A Sense of Where You Are: Bill Bradley at Princeton by John McPhee, NOOK Book (eBook) | Barnes & Noble
A Sense of Where You Are: Bill Bradley at Princeton

A Sense of Where You Are: Bill Bradley at Princeton

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by John McPhee
     
 

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When John McPhee met Bill Bradley, both were at the beginning of their careers. A Sense of Where You Are, McPhee's first book, is about Bradley when he was the best basketball player Princeton had ever seen. McPhee delineates for the reader the training and techniques that made Bradley the extraordinary athlete he was, and this part of the book is a

Overview

When John McPhee met Bill Bradley, both were at the beginning of their careers. A Sense of Where You Are, McPhee's first book, is about Bradley when he was the best basketball player Princeton had ever seen. McPhee delineates for the reader the training and techniques that made Bradley the extraordinary athlete he was, and this part of the book is a blueprint of superlative basketball. But athletic prowess alone would not explain Bradley's magnetism, which is in the quality of the man himself—his self-discipline, his rationality, and his sense of responsibility. Here is a portrait of Bradley as he was in college, before his time with the New York Knicks and his election to the U.S. Senate—a story that suggests the abundant beginnings of his professional careers in sport and politics.

Editorial Reviews

From the Publisher

“Immensely well-written, inspiring without being preachy, and contains as well the clearest analyses of Bradley's moves, fakes, and shots that have appeared in print.” —Rex Lardner, The New York Times Book Review

Product Details

ISBN-13:
9780374708719
Publisher:
Farrar, Straus and Giroux
Publication date:
06/30/1999
Sold by:
Macmillan
Format:
NOOK Book
Pages:
240
Sales rank:
391,377
File size:
4 MB

Read an Excerpt

A Sense of Where You Are

A Profile of Bill Bradley at Princeton


By John McPhee

Farrar, Straus and Giroux

Copyright © 1999 John McPhee
All rights reserved.
ISBN: 978-0-374-70871-9



CHAPTER 1

Incentive

My father, for fourteen years or so, has served as physician to United States Olympic teams. And for more than forty years, before his retirement in June of 1964, he was a physician to college athletes, almost all of that time at Princeton. I know that he greatly admires excellence in athletes, and that he would regularly become quite caught up in the evolution of a Princeton team's season, its hopes for a championship, and the kind of performance an individual might be sustaining; but these things were discernible only in highly indirect ways. He has a taciturnity celebrated in his circle, and he can watch, say, a Princeton halfback go ninety-eight yards for a touchdown without even faintly showing on the surface the excitement he feels within him. In fact, from the late thirties, which is as far back as I can remember, until the winter of 1962, I had never heard him actually make a direct statement of praise about any athlete, let alone make high claims, proud or otherwise, for an athlete's abilities. Then the phone rang one day in my apartment in New York, where I had been living for some years, and my father was on the other end, saying, "There's a freshman basketball player down here who is the best basketball player who has ever been near here and may be one of the best ever. You ought to come down and see him."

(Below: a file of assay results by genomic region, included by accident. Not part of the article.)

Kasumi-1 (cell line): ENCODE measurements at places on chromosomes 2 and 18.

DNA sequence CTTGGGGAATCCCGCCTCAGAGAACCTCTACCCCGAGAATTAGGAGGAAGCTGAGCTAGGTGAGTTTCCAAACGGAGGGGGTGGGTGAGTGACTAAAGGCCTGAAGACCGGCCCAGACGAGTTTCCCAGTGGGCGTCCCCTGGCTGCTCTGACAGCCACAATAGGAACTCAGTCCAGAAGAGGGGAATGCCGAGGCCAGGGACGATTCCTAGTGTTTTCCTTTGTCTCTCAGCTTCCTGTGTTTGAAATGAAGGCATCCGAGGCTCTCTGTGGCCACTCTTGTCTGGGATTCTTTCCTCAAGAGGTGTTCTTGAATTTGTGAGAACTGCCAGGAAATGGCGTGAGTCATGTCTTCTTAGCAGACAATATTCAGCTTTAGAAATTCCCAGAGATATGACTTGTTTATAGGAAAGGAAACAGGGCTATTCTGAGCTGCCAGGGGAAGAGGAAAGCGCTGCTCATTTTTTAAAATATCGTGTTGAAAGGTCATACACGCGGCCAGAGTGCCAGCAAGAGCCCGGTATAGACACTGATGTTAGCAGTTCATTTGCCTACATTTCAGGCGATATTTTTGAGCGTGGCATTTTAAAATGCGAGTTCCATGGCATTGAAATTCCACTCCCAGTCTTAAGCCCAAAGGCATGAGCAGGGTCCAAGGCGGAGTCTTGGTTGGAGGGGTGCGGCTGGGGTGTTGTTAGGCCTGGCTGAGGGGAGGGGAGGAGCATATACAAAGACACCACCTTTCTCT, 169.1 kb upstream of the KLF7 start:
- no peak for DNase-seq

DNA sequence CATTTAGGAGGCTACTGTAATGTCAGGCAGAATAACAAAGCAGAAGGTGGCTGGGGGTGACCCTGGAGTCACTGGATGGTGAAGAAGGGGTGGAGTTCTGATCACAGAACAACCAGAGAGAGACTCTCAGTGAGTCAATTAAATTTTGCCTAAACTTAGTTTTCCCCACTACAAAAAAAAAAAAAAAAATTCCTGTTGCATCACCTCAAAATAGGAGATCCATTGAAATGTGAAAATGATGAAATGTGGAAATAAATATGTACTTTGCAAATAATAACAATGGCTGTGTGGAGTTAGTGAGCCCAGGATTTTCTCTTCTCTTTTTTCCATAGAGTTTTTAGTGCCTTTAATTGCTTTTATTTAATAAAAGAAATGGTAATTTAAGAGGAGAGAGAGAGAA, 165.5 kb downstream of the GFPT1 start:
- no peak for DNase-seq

I remember being so surprised that I felt more worried about my father than interested in the basketball player. Finally, I said, "What's his name?"

"What difference does that make? They're playing Penn tomorrow night at six-thirty."

Freshman basketball, in my own time, a dozen years earlier, had not been a spectator sport at Princeton. A player's roommates might turn up, or his parents, if they lived nearby, but the grandstands were empty and the sound of the dribbling used to echo while the freshmen played. On the night of the game with Pennsylvania, I showed up at about six-twenty-five. There was a large crowd outside the gym and, inside, the stands were already filled. My father was holding a seat for me, and by the time I got to it the game had already begun. I sat down and purposely didn't ask which player I was supposed to watch, because that would have diminished the pleasure of discovery, and it was, in fact, something like this that my father had in mind when he had cut me off so abruptly on the phone. I watched the general flow on the court for a while, and it was soon clear enough who had drawn the crowd, and that he was the most graceful and classical basketball player who had ever been near Princeton, to say the very least. Every motion developed in its simplest form. Every motion repeated itself precisely when he used it again. He was remarkably fast, but he ran easily. His passes were so good that they were difficult to follow. Every so often, and not often enough, I thought, he stopped and went high into the air with the ball, his arms rising until his hands were at right angles to one another and high above him, and a long jump shot would go into the net. My father, once a college basketball player himself, was so moved by this that he nudged me with his elbow. It was not the two points, obviously enough—it was the form and the manner with which they had been scored. I looked from the boy's number down to the mimeographed sheet in my hand. His name was Bill Bradley. He was six feet, five inches tall. And he came from Crystal City, Missouri.